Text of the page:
My grandmother moved to NYCHA's Mitchel Houses in the South Bronx 30 years ago.
I would visit her and feel uncomfortable in the darkness. Lots were empty and lights were scarce. I lived with her occasionally and grew to love the silence that came from departed industry. Outsiders were rare because nobody really wanted to come here. To them there was nothing here. But this became home for my family.
There was comfort in knowing that we were forgotten, but together. Our poverty was shared. Deaths were too. But we found goodness in each other. When I headed to graduate school all our neighbors celebrated my accomplishment. When the FBI came to do my background check my success was the talk of the town.
We probably allowed the disinvestment to plague us because there was nothing to compare to. This changed when developers began focusing on the neighborhood. The south Bronx became the new frontier.
These days my neighbors are confused by the changing skyline. Luxury apartments now sit where factories did. With the arrival of each plaid shirted transplant we are suddenly aware of the difference between them and us. Gentrification has made it clear that our streets can be clean. Our subway station can be power washed. After decades of believing otherwise, we are suddenly faced with the truth, we were overlooked intentionally.
Another lesson we've learned is that success is fickle. I came of age believing that I needed to "go" in order to succeed. But now that I am back I refuse to define my success as something separated from my community. I founded Ojala Threads as a social enterprise because I wanted to make a difference in Mott Haven. I spent a decade in Hawaii amassing skills that make it possible for me to take on inequity in public housing, public transportation and criminal justice reform. When I announced that I would be making baby bodysuits inspired by Hispanic heritage the assumption was that I was experiencing a mid life crisis.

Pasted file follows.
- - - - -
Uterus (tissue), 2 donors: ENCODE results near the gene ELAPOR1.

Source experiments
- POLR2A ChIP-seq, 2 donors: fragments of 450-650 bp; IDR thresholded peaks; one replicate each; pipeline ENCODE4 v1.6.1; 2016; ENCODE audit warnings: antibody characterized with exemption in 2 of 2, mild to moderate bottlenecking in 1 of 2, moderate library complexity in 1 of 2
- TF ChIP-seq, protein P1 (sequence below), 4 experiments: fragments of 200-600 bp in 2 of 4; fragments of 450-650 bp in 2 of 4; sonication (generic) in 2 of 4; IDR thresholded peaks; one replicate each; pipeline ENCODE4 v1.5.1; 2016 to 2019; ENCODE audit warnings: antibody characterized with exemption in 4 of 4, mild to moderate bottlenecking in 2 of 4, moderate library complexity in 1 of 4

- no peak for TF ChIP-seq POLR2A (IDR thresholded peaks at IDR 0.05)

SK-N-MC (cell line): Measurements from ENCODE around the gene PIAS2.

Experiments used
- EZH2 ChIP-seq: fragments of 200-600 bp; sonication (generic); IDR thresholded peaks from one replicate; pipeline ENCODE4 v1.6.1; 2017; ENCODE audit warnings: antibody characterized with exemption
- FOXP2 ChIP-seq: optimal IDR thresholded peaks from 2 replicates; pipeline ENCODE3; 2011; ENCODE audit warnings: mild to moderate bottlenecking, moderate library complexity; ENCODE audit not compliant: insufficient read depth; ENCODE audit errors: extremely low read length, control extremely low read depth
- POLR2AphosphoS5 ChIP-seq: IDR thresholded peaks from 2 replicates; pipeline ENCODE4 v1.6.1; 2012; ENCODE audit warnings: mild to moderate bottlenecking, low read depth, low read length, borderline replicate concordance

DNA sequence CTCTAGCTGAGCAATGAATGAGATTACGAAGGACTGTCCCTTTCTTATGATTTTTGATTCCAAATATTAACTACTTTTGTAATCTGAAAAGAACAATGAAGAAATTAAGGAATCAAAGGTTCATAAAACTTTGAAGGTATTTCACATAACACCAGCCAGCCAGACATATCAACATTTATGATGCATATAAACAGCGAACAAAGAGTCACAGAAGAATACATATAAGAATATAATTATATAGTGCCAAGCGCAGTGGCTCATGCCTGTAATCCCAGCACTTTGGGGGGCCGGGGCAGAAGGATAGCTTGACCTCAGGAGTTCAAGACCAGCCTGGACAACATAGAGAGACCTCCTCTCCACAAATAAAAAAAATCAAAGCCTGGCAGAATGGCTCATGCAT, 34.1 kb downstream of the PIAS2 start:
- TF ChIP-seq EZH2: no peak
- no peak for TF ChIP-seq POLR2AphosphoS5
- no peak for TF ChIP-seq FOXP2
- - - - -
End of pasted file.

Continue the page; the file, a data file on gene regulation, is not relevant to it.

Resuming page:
But entrepreneurship is an equalizer right? Turns out in Mott Haven even that has been perverted.
Gentification (that's not a mispelling) has signed all of the commercial leases in my neighborhood. We've become a hot zone where brown faces find "success". How is it that so many people that didn't grow up in my neighborhood have found success in it, as entrepreneurs!? But if you look past the New York Times articles on emerging brands located in Mott Haven what you find is funding from developers intent on rebranding us. As if realizing that we're not worthy of investments isn't upsetting enough, we are now forced to question our own abilities and ideas.
Before uncovering the role of developers in these new brands I couldn't understand why my efforts didn't lead to the same attention, accolades and income. I have had financial success in the past; made six figures. But the trajectory was clear when I worked for the Department of Defense. It got murky when I began researching brands like The Lit Bar, Empanology, and Beatstro...
But that is the thing with gentification and gentrification, it makes things murky. It forces long time residents to accept that their neighborhood was overlooked on purpose. It encourages communities that once cleared rubble and made roads to compete with each other. It makes individuals question their abilities, not to succeed but to remain ethical.
Over the next five years six new luxury condos will become a part of the poorest congressional district in America. One can hope that our future neighbors will join us and learn our ways. Maybe they will appreciate the culture that has made our neighborhood so attractive? But Harlem and Brooklyn taught us that when they come, so do the calls to the cops with complaints about our music and domino games. We could also hope that our schools will improve. But I watch their children commute our of our failing district every morning, traveling south on the 6 train towards "better". Meanwhile our average income trickles north, leaving our kids in schools that will no longer qualify for funding meant to give them a chance.
So what do we get left with when gentrification strikes? a different kind of darkness, one made of shadows created by buildings that don't welcome us and the assumption that we are to blame.